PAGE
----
I think that, given the choice, I actually prefer the mode of working with what I find in the world, as opposed to having the power (and the obligation) to create and decide on everything in my environment. I'm a hermit crab: I prefer to borrow my shelter, to salvage a shell that's already served someone else well, and that is currently not needed by anyone else. (And I'm borrowing this very idea from Bachelard.*) Mollusks, by contrast, produce their own shells and keep them all their lives. A mollusk's shell grows as it grows, molding precisely to the size and shape of its body. A mollusk's shell is always a perfect fit. But a hermit crab needs to find new shells as it grows, and at any given moment its shell is only ever going to be the best available, never truly a perfect fit, never a shape that was formed expressly to fit that crab's body.

Why would I prefer that way of being? Maybe it's that the constraint allows for moments of inspiration and surprise. The constraint narrows my work down to purely the task of adapting, no more than that, which is the kind of thinking I most enjoy. And using a borrowed, temporary space means I have to (and get to) do that task again and again.

hermit: early 12c., "religious recluse, one who dwells apart in a solitary place for religious meditation," from Old French hermit, ermit "hermit, recluse," from Late Latin eremita, from Greek eremites, literally "person of the desert," from eremia "a solitude, an uninhabited region, a waste," from erēmos "uninhabited, empty, desolate, bereft," from PIE *erem- "to rest, be quiet."*

Thus the name for a person who dwells in a vast, empty place, a person of the desert, becomes the name for a crab that dwells in a tiny, borrowed home. The solitude contains the constraint as well as the freedom.

Going through life in the hermit-crab mode entails, to me, a certain being-OK-with the idea of temporariness, of letting go; it says something about one's stance toward death, or maybe preparedness for death, as well as one's stance toward ownership. In the sense that a hermit crab understands that the moment it dies, its shell will be taken up by someone else who can get some use out of it, the same way that shell originally came to the hermit crab from another creature who died or otherwise abandoned it. In the world of shelled creatures, to produce your own shell is a way of leaving a piece of yourself in the world, which will last far longer than your life or the rest of your body. And to not produce your own shell is to say: I did not make a new thing, but I used the existing things well, and then I let them go to others. And to leave nothing of yourself behind, other than this fact.

The practice of accumulation (e.g. of possessions) indicates a sort of prediction about what the future will look like, because accumulation prepares you for a specific kind of future. To accumulate things is to believe (or at least to act as if you believe) that you will have time to use or to enjoy all of those things; in some cases it's to believe that there will come a time when you need each of those things.

The practice of non-accumulation indicates a prediction about a different kind of future. It says that you make no assumptions about what you will need, or about what you will have time to use, beyond today. It's the prediction that things will show up for you when you need them. And the hermit crab lives by a kind of faith-instinct—that there will be another shell that's suitable, at the time when it is needed. The hermit crab lives by the assumption that this is true, by which I mean its life is at risk if this is not true. It cannot "save" an additional bigger shell to use later, nor does it have the guarantee that the mollusk has, of always being able to expand its own shell to fit its body. And to unsentimentally stake one's life on some premise might be even more indicative of real faith than any sentimental feeling or conscious belief.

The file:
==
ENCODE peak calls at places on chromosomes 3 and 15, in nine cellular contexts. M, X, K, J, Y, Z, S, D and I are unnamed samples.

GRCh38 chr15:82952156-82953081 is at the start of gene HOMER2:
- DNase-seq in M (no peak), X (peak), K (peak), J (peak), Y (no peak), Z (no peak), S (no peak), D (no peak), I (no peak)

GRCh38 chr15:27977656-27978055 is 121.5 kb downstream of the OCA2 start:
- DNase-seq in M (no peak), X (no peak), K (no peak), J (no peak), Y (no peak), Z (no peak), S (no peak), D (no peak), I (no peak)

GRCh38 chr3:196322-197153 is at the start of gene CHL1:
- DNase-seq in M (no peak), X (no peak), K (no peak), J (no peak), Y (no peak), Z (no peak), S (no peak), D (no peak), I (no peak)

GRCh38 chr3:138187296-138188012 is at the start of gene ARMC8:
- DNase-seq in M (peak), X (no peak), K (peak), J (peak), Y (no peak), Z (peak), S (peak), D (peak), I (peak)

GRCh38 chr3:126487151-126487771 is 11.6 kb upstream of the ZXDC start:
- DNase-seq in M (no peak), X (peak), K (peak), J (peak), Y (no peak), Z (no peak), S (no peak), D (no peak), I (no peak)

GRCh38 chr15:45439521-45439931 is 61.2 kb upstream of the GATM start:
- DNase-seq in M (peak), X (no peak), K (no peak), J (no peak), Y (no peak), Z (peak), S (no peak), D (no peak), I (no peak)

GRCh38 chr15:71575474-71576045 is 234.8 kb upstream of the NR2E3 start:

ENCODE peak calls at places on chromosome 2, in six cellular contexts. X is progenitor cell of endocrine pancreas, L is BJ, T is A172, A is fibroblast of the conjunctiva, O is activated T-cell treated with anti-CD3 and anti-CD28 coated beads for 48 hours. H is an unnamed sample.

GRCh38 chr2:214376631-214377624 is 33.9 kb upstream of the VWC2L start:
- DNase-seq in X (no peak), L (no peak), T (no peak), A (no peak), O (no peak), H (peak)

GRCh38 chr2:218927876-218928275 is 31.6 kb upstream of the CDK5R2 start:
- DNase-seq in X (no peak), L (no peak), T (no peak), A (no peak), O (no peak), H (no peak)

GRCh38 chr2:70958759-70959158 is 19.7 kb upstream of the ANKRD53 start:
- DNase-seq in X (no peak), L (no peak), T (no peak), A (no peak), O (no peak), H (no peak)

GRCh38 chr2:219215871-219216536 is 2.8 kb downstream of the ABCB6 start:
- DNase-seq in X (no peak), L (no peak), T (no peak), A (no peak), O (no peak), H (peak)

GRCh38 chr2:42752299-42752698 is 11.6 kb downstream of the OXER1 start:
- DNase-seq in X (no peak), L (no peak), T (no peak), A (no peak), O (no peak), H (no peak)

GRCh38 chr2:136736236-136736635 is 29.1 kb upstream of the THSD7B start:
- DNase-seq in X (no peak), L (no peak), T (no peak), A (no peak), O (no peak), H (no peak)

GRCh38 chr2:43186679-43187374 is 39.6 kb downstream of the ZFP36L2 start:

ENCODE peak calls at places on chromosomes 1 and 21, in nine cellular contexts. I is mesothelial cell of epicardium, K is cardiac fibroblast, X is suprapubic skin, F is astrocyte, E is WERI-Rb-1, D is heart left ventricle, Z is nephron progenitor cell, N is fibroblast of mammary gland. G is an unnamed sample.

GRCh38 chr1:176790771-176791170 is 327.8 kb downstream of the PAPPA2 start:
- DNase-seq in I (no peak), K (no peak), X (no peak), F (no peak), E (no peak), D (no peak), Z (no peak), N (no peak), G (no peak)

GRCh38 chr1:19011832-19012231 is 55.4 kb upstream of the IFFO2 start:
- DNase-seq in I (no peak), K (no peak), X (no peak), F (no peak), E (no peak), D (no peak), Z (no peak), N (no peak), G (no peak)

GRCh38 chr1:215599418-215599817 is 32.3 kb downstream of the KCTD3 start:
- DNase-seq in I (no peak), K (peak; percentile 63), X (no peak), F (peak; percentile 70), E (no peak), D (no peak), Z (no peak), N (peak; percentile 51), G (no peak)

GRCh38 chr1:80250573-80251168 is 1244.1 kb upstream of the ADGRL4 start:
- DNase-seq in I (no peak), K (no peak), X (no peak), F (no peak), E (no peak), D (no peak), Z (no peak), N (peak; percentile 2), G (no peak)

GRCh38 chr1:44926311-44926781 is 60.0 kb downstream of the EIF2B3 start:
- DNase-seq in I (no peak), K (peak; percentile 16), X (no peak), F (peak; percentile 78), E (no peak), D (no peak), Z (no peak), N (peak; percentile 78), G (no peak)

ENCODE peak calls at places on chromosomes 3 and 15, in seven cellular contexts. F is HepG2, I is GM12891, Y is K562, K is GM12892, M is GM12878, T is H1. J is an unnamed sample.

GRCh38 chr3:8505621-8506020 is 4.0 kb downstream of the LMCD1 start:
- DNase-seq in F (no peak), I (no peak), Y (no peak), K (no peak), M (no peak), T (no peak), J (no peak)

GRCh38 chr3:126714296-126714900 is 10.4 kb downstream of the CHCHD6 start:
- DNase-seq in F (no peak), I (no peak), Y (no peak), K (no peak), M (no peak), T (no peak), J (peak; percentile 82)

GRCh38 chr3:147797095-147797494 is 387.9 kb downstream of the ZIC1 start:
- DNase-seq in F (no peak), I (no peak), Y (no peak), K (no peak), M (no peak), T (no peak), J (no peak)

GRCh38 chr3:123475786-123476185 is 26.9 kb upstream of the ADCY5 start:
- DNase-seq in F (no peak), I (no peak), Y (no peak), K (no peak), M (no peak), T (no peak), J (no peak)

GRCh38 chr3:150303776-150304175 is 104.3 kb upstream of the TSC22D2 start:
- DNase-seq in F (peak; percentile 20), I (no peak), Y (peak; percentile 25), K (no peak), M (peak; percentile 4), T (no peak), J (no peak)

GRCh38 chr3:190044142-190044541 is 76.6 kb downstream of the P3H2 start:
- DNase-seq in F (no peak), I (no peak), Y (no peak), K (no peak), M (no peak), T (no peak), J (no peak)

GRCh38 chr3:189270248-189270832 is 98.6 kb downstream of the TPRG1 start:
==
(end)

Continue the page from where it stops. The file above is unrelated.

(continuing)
What would it look like, to live wholly and irrevocably under the assumption that that which is essential will be provided to you at the time that you most need it? What would it look like to work under that assumption, or to love under that assumption? To say: I don't know if it's true that I will find what I need, but I am not built to live any other way. I am not built for pure self-reliance; I am built for dependence. I am tempted to say that the hermit crab's existence is a (again, non-conscious, non-sentimental) declaration that: If I can't depend on dependence, then I might as well not exist.

When it comes to my work, I think I have tendencies of both hermit crab and mollusk. Like the hermit crab, I sometimes do better starting with what I find in the world, around which I can structure my dwelling-making. I like to borrow different genres or forms that I find, take shelter under them, see how they fit. But like the mollusk, I also release raw material from some mysterious source within me at a constant, slow rate; the structure it will take on is known more or less by instinct, and my dwelling builds itself into existence by a gradual, almost mindless accumulation.

In this mode I subscribe to Bachelard's mollusk motto: one must live to build one's house, and not build one's house to live in.* To me, this means that there is no end in mind, that I live to build my "house" (or body of work) continually as a way of being.



hermit  Douglas Harper, Online Etymology Dictionary.

Gaston Bachelard, The Poetics of Space.